CISA, FBI urge local election offices to move to .gov domains

The FBI and the Department of Homeland Security's Cybersecurity and Infrastructure Security Agency published a guide intended to help state and local agencies move their websites to the sponsored .gov top-level domain.
.com site
The Harris County, Texas, election administrator's office uses a .com website. (Benjamin Freed / Scoop News Group)

The FBI and the Department of Homeland Security’s Cybersecurity and Infrastructure Security Agency on Monday released a guide to help U.S. election offices and state, local, tribal and territorial government agencies adopt government web domains to mitigate impersonation and cybersecurity risks.

The guide notes that foreign adversaries and other cyber threat actors have demonstrated the intent to target election infrastructure. The FBI and CISA anticipate these threats to future elections will continue by targeting election office websites, email accounts and impersonation attempts. As such, the two agencies are recommending all election offices and state, local, tribal and territorial governments adopt a top-level .gov domain.

The guide is the latest push in a longstanding effort by federal and state cybersecurity officials to encourage the adoption of sponsored domains, which have been increasingly adopted by local government offices after CISA dropped its $400 registration fee, but they’re still being adopted slowly.

“Unlike other domains, .gov is only available to official U.S.-based government organizations and publicly controlled entities,” the agencies wrote in the resource. “This means that users visiting a .gov website or receiving an email from a .gov email address can be more confident that the content is genuine government information. Similarly, use of the .gov domain can help the public better recognize official government sites and emails while avoiding phishing attempts and websites that impersonate government officials.”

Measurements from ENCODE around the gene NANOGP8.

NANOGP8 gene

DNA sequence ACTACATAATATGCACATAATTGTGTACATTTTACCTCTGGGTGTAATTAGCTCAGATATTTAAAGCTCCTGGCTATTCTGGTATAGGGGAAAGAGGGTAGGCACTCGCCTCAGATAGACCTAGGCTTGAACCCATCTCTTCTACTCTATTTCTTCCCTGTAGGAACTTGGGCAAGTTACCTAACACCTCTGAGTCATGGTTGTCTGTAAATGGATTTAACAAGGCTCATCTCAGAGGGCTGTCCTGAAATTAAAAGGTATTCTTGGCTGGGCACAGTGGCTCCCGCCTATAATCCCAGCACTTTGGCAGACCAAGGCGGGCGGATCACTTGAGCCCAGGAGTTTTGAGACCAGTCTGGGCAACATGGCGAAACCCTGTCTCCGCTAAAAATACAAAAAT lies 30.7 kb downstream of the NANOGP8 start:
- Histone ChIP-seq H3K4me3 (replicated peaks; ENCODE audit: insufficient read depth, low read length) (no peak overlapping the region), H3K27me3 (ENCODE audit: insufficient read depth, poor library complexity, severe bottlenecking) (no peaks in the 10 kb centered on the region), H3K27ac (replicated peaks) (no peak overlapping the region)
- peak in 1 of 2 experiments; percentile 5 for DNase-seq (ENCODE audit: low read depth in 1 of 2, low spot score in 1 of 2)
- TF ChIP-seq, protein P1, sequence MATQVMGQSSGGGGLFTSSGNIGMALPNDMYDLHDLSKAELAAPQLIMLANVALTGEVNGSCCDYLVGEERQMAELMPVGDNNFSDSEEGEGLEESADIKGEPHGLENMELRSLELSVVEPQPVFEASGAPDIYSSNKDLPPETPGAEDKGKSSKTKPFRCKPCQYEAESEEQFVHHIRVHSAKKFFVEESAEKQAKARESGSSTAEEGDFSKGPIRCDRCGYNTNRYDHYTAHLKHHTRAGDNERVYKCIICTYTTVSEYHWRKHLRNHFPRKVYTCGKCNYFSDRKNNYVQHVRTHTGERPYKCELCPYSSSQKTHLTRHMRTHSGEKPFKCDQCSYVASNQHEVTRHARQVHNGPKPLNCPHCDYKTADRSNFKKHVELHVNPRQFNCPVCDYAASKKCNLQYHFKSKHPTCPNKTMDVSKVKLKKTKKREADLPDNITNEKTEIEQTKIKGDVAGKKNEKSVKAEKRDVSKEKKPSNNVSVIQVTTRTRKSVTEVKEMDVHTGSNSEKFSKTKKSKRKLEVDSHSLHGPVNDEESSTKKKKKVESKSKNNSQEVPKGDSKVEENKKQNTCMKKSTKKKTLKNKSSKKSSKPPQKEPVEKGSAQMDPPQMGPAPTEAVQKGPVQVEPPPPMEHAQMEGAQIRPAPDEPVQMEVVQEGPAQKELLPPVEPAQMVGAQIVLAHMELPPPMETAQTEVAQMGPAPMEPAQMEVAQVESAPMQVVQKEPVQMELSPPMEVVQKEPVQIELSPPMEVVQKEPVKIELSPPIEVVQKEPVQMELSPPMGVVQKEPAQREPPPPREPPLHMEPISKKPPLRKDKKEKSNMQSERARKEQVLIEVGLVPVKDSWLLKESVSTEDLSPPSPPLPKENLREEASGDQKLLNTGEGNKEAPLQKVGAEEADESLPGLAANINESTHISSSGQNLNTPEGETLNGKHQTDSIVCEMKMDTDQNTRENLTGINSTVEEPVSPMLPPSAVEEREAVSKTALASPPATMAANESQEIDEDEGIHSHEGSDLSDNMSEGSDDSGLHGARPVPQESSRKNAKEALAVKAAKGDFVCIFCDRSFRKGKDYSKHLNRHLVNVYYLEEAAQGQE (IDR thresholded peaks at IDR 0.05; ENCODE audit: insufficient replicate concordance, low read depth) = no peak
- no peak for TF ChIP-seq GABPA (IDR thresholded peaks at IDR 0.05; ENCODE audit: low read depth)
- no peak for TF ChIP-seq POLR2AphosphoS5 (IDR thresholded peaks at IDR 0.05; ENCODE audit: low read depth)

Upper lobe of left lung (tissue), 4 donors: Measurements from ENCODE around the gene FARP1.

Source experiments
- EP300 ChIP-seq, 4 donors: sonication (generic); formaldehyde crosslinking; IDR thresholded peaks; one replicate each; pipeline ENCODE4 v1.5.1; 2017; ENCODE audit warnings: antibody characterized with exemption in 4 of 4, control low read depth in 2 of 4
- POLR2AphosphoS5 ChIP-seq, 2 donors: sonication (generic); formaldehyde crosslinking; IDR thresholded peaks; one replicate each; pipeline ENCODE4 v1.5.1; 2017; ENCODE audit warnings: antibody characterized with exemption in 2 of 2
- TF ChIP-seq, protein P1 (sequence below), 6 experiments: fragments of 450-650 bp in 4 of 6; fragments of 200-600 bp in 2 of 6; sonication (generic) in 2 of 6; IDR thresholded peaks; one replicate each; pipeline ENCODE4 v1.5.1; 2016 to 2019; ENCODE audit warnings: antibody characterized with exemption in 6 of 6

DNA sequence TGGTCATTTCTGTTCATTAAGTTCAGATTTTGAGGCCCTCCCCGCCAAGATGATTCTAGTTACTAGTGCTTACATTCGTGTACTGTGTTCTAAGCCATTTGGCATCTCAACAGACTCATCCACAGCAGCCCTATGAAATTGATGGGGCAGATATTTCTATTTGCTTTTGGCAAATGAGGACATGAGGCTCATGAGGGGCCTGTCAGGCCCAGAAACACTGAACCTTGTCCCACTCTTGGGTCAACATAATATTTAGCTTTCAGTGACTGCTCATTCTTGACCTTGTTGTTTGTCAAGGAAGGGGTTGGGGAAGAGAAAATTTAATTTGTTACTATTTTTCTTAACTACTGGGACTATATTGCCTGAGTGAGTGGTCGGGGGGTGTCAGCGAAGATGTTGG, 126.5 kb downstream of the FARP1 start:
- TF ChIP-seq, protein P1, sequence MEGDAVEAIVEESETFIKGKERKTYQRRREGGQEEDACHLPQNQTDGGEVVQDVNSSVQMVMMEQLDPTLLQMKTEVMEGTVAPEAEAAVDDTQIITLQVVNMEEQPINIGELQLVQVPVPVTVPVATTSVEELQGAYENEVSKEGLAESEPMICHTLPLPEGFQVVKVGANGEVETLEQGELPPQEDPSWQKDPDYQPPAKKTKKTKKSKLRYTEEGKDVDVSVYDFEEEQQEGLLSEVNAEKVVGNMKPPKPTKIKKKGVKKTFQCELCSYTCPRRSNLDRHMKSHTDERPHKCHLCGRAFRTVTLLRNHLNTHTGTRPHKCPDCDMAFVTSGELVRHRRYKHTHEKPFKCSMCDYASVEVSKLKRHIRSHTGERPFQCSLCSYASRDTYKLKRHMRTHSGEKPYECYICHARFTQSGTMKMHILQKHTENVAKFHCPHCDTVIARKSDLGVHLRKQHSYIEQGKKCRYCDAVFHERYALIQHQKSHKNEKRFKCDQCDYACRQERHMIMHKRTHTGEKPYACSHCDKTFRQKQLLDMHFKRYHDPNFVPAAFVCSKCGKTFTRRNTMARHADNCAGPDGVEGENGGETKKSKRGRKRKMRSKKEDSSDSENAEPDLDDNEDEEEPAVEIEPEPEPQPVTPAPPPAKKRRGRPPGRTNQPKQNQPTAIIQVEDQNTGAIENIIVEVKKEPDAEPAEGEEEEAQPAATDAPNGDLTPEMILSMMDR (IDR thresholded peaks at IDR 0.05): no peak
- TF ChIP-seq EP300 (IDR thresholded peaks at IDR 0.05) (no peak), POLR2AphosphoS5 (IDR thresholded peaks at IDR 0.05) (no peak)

Of 56 state and territorial election offices, 52 have transitioned their websites to a government domain, and local election office adoption is increasing, according to the new CISA and FBI resource.

In 2020, the FBI warned of “typosquatting” domains, intended to trick visitors seeking state election office websites. Pennsylvania’s official election website, for instance, once competed with a fraudulent website called

“Later, after the Pennsylvania state election office completed its transition to a .gov domain, ‘,’ the FBI observed typosquatting websites that replicated the original election website and others that redirected network traffic to entirely different websites,” the guide reads. “Impersonation efforts like this are part of why CISA recommends maintaining former domains in perpetuity, ensuring old domains do not fall into the hands of threat actors.”

Skylar Rispens

Written by Skylar Rispens

Skylar Rispens is a reporter for StateScoop and EdScoop. She previously worked as a reporter specializing in education coverage for daily and weekly newspapers across Montana, where she currently resides.

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